Jim covered Congress and The White House during the George W. Bush administration for The Washington Times, and worked as a reporter, editorial writer and columnist for newspapers in Pennsylvania, Virginia, and California. He has appeared on the Fox News Channel, CNN, MSNBC, C-Span, and many local and national talk radio shows to talk politics and policy.
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Heartland Institute Policy Advisor Merrill Matthews, who is resident scholar with the Institute for Policy Innovation, posted a PolicyByte the other day titled “Mandate Revolt: Health Insurers Offering Coverage for Those Who Refuse Obamacare.”
Some health insurers are offering health plans that do not meet Obamacare standards, apparently because they believe there is an opportunity to provide at least some coverage to millions of Americans who refuse to buy an Obamacare plan.
Some pundits and the media have stated or implied that it is illegal for health insurers to sell coverage that does not meet the Affordable Care Act’s “essential benefits” (i.e., things it must cover).
It’s not illegal; insurers are free to sell non-qualified coverage, subject to state insurance department approval.
However, a person buying non-qualified coverage would still have to pay the penalty (or tax) for not having the kind of coverage President Obama approves of—what he likes to call “substandard coverage,” but which many others call affordable.
Assurant is one of the largest insurers for the individual (i.e., non-group) market. It has long offered limited policies, and still does, even with Obamacare’s mandate to have qualified coverage breathing down its neck. It’s Health Access fixed-indemnity product—which means it pays a fixed amount of money rather than a percentage of the medical bill—costs $94, $159 or $249 a month for a 50-year-old male, depending on the coverage options a person chooses.
But Assurant isn’t the only one. I am told that United Healthcare has developed a limited-benefit plan and is now working to get it approved in several states. As is Texas-based American National.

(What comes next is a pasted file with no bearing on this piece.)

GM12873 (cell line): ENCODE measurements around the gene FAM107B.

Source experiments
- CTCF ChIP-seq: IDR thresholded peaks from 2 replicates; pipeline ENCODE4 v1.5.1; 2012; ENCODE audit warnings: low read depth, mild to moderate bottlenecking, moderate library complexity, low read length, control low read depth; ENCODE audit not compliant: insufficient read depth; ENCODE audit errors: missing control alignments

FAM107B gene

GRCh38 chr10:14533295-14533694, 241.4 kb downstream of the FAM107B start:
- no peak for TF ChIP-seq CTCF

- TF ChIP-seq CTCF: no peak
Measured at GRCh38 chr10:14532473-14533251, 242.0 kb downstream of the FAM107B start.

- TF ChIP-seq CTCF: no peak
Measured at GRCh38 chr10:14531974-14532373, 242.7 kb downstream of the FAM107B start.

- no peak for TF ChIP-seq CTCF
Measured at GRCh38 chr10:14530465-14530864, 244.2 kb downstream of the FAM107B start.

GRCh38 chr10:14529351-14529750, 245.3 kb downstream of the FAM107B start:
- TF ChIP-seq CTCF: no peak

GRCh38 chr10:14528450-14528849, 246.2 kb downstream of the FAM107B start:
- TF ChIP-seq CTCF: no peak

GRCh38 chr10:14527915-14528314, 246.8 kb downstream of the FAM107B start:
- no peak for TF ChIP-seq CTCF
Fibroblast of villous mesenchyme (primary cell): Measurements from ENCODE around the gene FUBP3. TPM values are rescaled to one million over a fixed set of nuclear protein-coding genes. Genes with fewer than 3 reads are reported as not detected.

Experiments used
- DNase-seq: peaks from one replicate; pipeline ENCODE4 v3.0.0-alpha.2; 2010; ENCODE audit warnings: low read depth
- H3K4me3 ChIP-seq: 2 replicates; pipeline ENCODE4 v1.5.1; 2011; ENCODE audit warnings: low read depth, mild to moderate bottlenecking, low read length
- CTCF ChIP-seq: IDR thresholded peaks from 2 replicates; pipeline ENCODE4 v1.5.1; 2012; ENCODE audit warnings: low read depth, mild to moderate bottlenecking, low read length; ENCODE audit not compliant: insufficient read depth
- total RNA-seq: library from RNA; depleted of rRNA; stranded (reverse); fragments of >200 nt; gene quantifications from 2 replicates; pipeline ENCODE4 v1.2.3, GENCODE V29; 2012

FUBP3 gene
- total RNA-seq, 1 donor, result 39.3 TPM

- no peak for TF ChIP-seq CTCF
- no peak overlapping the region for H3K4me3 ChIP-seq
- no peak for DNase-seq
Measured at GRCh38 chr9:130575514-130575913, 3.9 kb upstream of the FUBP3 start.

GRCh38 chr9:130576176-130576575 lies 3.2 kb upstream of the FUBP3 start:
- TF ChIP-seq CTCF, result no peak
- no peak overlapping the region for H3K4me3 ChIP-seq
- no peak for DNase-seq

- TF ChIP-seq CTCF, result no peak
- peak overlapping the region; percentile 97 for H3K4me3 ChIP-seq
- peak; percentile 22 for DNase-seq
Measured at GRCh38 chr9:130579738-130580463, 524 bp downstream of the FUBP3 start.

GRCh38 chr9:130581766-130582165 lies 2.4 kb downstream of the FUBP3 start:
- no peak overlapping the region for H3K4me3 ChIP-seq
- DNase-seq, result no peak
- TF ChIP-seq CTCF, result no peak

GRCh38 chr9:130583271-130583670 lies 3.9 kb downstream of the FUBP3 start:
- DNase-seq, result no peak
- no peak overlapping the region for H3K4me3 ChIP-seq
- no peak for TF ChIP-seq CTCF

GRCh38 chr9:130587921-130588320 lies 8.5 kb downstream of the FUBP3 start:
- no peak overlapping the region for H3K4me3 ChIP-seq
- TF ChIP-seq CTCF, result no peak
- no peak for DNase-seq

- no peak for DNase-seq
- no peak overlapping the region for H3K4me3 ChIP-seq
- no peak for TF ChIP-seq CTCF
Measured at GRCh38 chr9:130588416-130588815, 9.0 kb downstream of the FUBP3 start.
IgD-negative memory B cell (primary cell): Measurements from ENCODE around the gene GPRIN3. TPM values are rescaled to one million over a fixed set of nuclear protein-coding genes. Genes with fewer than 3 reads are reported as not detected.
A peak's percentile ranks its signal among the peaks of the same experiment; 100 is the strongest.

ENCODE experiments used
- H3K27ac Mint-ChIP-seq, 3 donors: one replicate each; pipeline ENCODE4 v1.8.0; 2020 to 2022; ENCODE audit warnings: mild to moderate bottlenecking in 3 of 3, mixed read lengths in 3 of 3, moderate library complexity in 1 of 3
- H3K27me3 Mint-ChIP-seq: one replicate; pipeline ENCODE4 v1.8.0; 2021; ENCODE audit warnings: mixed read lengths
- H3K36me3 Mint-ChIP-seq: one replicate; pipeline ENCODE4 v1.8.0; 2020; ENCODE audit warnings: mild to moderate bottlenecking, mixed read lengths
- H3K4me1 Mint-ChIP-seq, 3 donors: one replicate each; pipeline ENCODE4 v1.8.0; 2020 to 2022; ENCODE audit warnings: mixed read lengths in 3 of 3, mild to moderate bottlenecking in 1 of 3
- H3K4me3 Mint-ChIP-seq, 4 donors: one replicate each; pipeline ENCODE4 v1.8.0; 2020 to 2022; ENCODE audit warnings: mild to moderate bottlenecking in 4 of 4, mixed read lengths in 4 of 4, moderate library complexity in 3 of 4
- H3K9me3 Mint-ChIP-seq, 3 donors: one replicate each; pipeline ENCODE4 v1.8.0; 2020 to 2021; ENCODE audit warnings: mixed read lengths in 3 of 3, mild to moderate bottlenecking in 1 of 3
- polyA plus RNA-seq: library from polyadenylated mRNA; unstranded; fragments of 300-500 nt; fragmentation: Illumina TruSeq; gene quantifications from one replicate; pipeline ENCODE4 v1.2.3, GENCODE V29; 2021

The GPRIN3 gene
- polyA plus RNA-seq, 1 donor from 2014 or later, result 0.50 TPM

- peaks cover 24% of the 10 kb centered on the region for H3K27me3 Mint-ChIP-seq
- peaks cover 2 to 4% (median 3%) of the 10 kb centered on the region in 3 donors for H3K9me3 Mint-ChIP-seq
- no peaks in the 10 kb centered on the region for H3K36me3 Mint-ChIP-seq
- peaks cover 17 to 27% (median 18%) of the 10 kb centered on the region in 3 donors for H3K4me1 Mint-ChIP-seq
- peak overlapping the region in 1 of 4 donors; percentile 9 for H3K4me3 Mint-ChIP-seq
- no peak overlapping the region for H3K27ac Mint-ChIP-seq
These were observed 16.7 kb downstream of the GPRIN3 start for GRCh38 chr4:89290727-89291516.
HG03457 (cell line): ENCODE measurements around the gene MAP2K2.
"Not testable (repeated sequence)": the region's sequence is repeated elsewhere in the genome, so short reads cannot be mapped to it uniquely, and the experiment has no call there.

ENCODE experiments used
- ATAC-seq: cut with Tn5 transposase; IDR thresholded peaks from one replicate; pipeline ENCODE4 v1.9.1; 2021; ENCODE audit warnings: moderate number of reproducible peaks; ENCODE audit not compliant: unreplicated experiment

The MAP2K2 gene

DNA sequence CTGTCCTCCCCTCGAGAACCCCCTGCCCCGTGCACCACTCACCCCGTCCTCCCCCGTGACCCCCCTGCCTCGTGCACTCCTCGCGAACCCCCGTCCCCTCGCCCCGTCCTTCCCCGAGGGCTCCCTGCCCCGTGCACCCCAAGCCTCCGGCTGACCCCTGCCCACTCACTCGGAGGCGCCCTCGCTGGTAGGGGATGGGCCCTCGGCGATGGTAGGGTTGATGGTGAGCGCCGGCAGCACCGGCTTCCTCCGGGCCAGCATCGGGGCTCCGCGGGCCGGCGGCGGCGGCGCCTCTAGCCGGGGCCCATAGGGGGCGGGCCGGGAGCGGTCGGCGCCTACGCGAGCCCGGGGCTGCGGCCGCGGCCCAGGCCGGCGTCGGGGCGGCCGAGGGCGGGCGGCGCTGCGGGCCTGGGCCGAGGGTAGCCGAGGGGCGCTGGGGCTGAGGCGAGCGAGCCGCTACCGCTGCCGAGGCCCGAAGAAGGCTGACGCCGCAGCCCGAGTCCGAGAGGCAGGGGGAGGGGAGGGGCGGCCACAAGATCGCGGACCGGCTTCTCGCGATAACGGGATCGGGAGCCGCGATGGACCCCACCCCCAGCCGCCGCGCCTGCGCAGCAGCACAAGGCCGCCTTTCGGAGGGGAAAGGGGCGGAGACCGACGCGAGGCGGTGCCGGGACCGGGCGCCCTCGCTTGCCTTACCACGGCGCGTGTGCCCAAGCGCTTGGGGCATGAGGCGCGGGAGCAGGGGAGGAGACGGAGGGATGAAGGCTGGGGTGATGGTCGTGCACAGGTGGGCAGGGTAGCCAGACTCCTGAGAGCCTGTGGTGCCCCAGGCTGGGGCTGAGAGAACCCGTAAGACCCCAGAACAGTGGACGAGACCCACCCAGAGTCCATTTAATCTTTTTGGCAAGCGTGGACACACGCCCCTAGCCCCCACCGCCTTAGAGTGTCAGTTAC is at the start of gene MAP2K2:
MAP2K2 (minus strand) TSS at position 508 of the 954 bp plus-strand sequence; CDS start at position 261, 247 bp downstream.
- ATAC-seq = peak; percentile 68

A Heartland friend who got word of this emailed to say he is not all that encouraged by this development. Assurant is a small player that only offers insurance to individuals, and Big Insurance is fully captured by the Obama administration and won’t get out of line lest it risk retaliation. Assurant may get away with this for a while, my correspondent wrote, “but they are just one ‘interum final regulation’ from extinction.”
Aren’t we all “just one interim final regulation” from extinction in the Age of Obama, where the law is what he says it is at any given day? John Podesta, Clinton’s newest White House “fixer,” will certainly be encouraging even more “law” by decree.
I’m sure my correspondent is right that too much of the health insurance industry is captured and won’t dare defy its new master. But when governments get this deep into the business of dictating arbirtary “new economic realities,” genuine free-market activity has a way of emerging to meet the needs and desires of the people. Maybe if more Assurants pop up, the “captured” health insurers will gain the courage to wriggle free.
Consierge medicine, and full-on black-market health services, will be all the buzz in 2014 and beyond. We should all applaud this emerging “gray market” — a quasi-legal way to opt-out of this mess. (And at least Assurant is complying with the law, which is more than can be said for Obama and Sebelius.)
I’d certainly pay the fine plus the premiums of a health plan that met my needs if it was cheaper, and it undoubtedly would be. Hell, I’d find a doctor who would take chickens and rhubarb pie as payment before I’ll submit to the Obamacare Disaster.